Friday, August 11, 2023

Oona Out of Order by Margarita Montimore

Wow! What did I just read?

I have always enjoyed split timeline books, so when I heard about Oona Out of Order, a story with a disjointed timeline I was intrigued and put a request on the book.

About the Book:

A remarkably inventive novel that explores what it means to live a life fully in the moment, even if those moments are out of order.

It’s New Year’s Eve 1982, and Oona Lockhart has her whole life before her. At the stroke of midnight she will turn nineteen, and the year ahead promises to be one of consequence. Should she go to London to study economics, or remain at home in Brooklyn to pursue her passion for music and be with her boyfriend? As the countdown to the New Year begins, Oona faints and awakens thirty-two years in the future in her fifty-one-year-old body. Greeted by a friendly stranger in a beautiful house she’s told is her own, Oona learns that with each passing year she will leap to another age at random. And so begins Oona Out of Order...

Hopping through decades, pop culture fads, and much-needed stock tips, Oona is still a young woman on the inside but ever changing on the outside. Who will she be next year? Philanthropist? Club Kid? World traveler? Wife to a man she’s never met? Surprising, magical, and heart-wrenching, Margarita Montimore has crafted an unforgettable story about the burdens of time, the endurance of love, and the power of family.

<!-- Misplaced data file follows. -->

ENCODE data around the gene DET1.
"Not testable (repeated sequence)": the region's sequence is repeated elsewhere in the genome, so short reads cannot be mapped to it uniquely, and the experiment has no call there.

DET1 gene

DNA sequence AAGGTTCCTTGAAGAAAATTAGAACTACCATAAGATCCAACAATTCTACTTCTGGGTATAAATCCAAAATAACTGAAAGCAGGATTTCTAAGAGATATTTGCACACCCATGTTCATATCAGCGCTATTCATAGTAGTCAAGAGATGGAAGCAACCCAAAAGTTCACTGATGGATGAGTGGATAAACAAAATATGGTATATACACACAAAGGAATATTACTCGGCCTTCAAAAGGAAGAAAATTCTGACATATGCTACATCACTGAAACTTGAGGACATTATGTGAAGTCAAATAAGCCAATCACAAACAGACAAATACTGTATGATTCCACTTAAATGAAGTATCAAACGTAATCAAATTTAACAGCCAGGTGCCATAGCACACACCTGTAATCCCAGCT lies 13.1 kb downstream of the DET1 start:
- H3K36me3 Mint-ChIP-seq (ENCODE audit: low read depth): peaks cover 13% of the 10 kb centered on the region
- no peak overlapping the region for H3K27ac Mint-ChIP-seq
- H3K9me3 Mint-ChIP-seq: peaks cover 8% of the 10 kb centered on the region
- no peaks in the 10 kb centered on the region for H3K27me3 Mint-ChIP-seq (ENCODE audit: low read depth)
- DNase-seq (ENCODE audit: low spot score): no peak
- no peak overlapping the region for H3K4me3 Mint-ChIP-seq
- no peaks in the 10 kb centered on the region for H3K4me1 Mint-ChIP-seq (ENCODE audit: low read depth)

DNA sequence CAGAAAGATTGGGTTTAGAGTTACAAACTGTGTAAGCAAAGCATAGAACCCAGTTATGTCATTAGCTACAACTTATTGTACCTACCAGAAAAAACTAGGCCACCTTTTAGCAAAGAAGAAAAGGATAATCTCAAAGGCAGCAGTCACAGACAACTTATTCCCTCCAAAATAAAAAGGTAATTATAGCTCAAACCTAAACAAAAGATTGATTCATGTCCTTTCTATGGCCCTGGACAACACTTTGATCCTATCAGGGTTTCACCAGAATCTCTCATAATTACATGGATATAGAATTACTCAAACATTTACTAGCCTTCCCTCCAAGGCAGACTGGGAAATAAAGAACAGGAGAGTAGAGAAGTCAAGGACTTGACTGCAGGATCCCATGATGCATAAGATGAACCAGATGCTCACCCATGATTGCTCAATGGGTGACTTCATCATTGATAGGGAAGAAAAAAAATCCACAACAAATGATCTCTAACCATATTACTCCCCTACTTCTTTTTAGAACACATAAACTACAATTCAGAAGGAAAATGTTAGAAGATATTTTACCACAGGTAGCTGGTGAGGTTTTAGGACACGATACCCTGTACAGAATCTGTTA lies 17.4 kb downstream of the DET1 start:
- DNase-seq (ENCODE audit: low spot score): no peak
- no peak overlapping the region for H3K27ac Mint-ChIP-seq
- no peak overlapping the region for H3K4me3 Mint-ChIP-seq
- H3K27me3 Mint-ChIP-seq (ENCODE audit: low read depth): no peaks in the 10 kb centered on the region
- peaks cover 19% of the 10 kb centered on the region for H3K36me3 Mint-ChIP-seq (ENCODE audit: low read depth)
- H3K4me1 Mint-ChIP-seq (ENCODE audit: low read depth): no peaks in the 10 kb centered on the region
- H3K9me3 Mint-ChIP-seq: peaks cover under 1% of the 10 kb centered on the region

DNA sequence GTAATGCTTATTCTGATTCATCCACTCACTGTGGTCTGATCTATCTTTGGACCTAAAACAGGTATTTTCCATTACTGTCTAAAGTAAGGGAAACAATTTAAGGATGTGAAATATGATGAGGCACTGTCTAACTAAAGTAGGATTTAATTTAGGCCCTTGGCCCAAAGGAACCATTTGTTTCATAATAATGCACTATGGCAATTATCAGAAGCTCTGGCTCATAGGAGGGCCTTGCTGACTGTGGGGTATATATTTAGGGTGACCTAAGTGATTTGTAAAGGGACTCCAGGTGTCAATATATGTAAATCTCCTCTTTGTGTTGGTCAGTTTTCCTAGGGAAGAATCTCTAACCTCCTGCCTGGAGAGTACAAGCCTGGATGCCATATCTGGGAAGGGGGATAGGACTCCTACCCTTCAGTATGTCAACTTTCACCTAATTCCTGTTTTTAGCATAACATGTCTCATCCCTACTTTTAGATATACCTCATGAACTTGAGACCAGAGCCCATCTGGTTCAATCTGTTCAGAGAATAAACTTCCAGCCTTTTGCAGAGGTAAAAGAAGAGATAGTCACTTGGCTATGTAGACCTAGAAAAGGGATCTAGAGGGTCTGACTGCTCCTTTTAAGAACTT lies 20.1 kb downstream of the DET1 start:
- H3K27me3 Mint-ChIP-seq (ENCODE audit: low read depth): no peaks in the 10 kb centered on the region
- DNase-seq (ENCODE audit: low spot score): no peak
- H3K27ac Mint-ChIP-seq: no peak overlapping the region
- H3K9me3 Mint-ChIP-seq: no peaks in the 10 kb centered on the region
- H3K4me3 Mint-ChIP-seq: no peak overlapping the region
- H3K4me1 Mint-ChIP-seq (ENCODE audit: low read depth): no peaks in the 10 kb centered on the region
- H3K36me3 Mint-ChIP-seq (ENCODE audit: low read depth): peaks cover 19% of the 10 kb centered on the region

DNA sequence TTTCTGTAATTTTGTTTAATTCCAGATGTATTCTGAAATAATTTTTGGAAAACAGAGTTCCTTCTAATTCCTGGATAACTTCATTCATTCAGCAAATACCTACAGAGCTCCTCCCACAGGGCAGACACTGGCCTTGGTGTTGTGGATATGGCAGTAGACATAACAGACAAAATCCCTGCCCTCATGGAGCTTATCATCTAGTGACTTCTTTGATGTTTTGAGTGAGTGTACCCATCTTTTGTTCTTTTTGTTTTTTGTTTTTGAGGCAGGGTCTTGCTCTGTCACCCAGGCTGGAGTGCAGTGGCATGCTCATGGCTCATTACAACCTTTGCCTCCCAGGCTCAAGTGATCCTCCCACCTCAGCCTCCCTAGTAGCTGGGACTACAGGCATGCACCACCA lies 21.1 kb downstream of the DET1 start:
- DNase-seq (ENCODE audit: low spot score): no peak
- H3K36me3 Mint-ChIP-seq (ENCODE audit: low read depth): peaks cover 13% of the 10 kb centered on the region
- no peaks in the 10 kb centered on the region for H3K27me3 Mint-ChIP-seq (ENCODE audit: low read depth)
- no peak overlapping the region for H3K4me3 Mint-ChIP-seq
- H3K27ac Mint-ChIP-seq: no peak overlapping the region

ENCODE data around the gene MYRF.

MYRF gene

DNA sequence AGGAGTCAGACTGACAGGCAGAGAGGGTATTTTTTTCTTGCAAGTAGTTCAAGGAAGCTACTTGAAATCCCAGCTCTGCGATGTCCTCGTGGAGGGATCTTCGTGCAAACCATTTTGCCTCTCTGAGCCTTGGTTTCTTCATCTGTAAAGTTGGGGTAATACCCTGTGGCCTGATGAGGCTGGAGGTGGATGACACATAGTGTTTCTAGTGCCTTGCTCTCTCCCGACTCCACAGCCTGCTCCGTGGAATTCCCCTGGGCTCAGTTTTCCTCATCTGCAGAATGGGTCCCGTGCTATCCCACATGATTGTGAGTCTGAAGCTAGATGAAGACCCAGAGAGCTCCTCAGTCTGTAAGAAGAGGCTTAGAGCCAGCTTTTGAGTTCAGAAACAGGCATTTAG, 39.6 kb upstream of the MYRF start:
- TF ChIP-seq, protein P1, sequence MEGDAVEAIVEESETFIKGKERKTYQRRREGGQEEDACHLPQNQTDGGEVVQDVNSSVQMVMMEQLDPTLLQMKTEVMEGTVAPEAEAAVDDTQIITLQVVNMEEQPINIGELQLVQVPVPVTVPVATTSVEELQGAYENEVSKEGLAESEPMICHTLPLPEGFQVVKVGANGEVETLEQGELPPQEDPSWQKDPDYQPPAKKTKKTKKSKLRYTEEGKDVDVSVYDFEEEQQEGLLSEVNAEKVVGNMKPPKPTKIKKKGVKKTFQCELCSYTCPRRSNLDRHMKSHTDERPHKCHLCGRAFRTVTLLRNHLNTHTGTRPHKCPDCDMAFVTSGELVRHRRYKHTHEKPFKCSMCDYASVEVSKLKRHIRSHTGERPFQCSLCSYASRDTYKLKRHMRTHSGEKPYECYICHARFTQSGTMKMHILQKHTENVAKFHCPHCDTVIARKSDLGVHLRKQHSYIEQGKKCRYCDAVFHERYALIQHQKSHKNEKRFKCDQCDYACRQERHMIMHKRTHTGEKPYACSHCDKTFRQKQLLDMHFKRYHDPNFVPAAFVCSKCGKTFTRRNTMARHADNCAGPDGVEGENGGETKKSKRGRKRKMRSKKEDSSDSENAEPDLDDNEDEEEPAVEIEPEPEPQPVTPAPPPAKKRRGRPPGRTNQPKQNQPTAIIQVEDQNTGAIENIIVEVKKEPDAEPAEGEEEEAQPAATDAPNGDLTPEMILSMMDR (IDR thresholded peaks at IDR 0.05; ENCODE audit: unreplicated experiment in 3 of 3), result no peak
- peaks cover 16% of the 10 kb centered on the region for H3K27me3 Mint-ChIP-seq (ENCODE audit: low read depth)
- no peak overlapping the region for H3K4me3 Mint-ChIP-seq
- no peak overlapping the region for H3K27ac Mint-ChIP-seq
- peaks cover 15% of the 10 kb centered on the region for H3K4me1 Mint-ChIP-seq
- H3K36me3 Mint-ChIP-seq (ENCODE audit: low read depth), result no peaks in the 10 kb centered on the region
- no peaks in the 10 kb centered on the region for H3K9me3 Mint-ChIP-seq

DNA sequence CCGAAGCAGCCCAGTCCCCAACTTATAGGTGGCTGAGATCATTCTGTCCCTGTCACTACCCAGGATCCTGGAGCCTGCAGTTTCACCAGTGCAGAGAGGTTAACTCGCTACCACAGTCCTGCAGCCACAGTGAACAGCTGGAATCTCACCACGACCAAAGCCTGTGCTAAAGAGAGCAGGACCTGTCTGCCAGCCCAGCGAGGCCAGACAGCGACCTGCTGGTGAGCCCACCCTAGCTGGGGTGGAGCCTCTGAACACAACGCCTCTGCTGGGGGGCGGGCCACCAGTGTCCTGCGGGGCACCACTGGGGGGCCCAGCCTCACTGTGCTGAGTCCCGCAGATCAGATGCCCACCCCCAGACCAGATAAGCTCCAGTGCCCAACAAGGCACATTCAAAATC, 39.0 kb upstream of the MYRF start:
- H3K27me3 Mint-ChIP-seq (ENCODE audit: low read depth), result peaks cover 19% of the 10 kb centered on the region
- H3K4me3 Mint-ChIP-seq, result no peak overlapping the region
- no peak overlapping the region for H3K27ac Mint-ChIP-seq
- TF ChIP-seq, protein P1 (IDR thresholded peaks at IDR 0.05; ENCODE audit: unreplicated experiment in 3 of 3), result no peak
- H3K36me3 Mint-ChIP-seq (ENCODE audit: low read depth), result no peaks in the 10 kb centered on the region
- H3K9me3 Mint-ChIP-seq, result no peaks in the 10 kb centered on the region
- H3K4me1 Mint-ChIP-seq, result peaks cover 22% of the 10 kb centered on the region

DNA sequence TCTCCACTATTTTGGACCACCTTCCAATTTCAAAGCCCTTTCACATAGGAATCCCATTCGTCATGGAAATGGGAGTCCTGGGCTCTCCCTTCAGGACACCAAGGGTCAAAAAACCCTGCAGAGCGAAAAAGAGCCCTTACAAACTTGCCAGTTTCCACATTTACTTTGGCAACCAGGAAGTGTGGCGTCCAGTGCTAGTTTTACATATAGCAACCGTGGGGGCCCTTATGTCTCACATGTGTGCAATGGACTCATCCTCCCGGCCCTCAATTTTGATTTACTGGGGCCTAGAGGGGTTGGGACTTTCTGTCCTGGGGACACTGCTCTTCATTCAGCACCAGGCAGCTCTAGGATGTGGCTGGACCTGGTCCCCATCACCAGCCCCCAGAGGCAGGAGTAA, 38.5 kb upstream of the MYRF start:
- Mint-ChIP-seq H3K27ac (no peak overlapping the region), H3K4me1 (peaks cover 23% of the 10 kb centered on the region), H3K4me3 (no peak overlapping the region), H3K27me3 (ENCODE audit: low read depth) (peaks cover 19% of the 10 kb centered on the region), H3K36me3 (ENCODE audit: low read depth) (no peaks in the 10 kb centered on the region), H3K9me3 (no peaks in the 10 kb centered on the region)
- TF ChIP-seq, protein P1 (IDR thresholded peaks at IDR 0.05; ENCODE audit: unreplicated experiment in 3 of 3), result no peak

The story starts with 18 year old Oona at a New Year's Eve party. We get to learn a little bit about her and her current group of friends. Then as the clock ticks midnight, she faints and finds herself awaking in her own body in another time. It has to be a strange experience to still be you but to know little of what's currently going on. There were times where I felt as confused as Oona, trying to figure out what was happening in each new time of her life. Some years were better than others. There were times where I was disappointed in the way she lived her life in a given year and times where she tried to impact her own outcome. I think that in part it was because she was much younger on the inside and was living a life that normally is lived by someone with more experience. There were clearly advantages and challenges to living out of order. When she finally had the chance to return to her 19th year (where the timeline first shifted), it was refreshing to see some of what she had learned about living.

This quote near the end of the book sums it up nicely:

"Oona would always try to create continuity and meaning in her life - she couldn't help it - but she'd also seie these moments of happiness and relish them. Whichever way the years flowed, it was impossible to outmaneuver their passage. Even chronology doesn't guarantee security. All good things ended, always. The trice was to enjoy them while they lasted. Oona was still learning."

This book was an interesting read and had to be a challenge to write. The author has a couple of other books that I will keep an eye out for at the library in hopes of reading them as well.